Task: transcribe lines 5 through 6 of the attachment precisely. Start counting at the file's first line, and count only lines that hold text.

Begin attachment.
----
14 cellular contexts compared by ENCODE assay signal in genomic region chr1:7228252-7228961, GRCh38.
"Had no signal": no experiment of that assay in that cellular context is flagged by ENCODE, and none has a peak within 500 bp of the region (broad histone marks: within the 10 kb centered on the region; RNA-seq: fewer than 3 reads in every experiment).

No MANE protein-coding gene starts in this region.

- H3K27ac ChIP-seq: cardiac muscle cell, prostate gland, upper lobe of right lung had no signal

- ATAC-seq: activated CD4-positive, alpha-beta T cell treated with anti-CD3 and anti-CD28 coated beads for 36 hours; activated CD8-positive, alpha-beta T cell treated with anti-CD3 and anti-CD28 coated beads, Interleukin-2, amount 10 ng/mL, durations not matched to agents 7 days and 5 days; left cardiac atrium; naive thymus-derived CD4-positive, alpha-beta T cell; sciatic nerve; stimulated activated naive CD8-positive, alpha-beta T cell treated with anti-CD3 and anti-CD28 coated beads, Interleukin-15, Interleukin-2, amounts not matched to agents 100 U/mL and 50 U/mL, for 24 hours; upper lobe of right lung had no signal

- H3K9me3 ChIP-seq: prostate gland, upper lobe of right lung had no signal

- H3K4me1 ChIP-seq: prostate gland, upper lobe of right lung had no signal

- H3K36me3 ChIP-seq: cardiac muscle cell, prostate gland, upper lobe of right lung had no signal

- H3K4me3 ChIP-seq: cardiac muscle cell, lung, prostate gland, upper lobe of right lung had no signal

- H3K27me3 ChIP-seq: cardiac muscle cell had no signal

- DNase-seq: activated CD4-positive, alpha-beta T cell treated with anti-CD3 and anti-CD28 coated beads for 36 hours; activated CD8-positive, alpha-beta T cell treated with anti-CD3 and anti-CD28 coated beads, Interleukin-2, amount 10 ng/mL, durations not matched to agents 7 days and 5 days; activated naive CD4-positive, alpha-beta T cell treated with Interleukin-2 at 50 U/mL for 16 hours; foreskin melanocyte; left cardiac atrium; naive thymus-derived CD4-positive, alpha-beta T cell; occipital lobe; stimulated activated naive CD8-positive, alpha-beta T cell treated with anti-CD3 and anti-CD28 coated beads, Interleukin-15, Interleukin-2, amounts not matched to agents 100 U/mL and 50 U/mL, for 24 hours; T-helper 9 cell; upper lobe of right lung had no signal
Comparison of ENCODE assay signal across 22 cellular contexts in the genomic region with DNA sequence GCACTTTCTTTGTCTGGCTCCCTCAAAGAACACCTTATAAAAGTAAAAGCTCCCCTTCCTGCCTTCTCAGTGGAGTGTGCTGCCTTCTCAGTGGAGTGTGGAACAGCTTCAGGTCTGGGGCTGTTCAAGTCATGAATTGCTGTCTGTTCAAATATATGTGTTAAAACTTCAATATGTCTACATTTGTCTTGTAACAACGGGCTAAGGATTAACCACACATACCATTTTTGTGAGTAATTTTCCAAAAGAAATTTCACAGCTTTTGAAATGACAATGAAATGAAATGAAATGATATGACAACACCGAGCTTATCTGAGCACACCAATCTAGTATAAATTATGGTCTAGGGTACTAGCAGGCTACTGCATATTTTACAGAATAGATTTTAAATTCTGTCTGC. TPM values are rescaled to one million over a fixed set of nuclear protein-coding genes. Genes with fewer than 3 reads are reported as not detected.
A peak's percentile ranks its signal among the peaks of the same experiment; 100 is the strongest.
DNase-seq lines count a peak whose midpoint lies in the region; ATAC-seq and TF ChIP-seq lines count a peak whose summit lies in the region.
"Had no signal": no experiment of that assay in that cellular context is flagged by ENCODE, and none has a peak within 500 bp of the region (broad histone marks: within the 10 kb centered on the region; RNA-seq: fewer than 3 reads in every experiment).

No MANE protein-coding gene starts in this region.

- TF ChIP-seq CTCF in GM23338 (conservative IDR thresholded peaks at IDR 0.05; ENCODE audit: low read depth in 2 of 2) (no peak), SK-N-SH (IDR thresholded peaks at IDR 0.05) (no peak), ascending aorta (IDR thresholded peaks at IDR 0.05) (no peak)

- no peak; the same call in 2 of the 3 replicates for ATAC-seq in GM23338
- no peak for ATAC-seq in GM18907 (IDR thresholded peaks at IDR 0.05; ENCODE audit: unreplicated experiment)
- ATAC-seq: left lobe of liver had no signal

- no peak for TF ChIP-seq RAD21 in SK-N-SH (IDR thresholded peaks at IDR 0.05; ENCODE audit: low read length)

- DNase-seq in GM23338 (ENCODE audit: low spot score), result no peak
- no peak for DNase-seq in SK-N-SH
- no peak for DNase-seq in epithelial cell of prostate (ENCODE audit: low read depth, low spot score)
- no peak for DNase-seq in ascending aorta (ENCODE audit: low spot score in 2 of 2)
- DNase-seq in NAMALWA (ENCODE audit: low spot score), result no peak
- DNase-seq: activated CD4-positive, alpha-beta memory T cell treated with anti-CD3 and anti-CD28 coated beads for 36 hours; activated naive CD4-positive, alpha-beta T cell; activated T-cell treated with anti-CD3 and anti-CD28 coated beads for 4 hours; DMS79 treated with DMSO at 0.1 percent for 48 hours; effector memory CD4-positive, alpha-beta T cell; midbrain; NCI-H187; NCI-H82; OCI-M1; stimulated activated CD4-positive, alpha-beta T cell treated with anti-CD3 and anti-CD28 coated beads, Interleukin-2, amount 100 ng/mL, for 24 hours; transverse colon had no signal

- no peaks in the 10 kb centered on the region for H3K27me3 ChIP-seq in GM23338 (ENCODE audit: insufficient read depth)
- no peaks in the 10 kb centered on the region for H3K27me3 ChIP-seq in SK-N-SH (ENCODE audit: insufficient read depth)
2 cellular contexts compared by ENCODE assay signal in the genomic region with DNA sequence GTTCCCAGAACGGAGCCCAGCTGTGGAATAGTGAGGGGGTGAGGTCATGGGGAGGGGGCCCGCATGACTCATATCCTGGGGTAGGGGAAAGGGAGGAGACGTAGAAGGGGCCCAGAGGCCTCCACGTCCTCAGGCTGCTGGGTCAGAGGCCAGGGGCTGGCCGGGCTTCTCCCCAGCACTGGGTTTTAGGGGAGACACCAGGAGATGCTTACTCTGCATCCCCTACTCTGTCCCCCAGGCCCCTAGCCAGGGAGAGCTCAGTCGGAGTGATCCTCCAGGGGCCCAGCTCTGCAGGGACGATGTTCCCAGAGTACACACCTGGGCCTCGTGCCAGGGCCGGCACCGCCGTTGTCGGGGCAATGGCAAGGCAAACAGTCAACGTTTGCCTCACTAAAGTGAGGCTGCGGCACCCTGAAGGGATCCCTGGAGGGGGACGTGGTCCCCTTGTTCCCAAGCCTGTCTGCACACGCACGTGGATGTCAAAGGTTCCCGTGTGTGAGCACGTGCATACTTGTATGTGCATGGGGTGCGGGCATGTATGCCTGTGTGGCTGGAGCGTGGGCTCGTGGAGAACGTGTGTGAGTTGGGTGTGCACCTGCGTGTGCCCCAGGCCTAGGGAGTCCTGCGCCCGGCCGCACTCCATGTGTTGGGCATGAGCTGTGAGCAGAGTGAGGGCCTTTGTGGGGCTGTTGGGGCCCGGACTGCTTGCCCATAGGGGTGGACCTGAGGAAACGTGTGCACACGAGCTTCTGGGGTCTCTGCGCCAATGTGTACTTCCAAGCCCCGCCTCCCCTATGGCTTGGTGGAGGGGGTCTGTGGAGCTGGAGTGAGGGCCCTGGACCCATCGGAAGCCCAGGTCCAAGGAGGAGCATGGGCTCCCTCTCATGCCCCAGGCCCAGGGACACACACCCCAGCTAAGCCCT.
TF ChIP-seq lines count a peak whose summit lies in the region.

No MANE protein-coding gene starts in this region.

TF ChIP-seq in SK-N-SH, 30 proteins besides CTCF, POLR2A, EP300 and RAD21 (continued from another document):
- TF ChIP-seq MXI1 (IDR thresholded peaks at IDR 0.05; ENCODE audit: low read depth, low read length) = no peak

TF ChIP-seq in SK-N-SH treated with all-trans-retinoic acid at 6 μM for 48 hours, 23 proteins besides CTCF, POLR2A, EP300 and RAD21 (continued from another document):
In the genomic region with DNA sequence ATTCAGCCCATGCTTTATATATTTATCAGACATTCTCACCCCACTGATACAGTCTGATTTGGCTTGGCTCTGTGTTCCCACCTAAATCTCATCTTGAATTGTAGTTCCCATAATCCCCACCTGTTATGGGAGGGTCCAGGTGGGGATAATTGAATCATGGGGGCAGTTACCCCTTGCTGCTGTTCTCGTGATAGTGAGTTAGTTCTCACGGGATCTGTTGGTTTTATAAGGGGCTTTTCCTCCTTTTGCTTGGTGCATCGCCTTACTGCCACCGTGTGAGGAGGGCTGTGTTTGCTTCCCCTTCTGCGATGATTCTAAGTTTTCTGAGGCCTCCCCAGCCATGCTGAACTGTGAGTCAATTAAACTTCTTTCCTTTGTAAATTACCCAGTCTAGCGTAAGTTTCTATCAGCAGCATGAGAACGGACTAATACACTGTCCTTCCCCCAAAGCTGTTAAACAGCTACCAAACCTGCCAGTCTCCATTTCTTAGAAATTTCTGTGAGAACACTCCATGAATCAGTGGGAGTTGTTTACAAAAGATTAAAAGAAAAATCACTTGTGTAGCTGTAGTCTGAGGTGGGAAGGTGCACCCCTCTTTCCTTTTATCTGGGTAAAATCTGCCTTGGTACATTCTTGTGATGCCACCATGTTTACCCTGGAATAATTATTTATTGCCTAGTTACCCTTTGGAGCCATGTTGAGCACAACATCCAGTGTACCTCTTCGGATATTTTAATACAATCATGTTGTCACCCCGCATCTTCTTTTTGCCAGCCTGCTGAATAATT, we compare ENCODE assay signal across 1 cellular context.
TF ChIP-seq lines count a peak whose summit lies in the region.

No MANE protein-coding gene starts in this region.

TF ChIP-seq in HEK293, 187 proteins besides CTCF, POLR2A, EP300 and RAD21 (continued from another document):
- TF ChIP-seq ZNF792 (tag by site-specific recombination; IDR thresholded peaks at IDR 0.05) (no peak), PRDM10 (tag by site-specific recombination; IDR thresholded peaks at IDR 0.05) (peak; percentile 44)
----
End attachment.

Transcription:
- ATAC-seq: activated CD4-positive, alpha-beta T cell treated with anti-CD3 and anti-CD28 coated beads for 36 hours; activated CD8-positive, alpha-beta T cell treated with anti-CD3 and anti-CD28 coated beads, Interleukin-2, amount 10 ng/mL, durations not matched to agents 7 days and 5 days; left cardiac atrium; naive thymus-derived CD4-positive, alpha-beta T cell; sciatic nerve; stimulated activated naive CD8-positive, alpha-beta T cell treated with anti-CD3 and anti-CD28 coated beads, Interleukin-15, Interleukin-2, amounts not matched to agents 100 U/mL and 50 U/mL, for 24 hours; upper lobe of right lung had no signal

- H3K9me3 ChIP-seq: prostate gland, upper lobe of right lung had no signal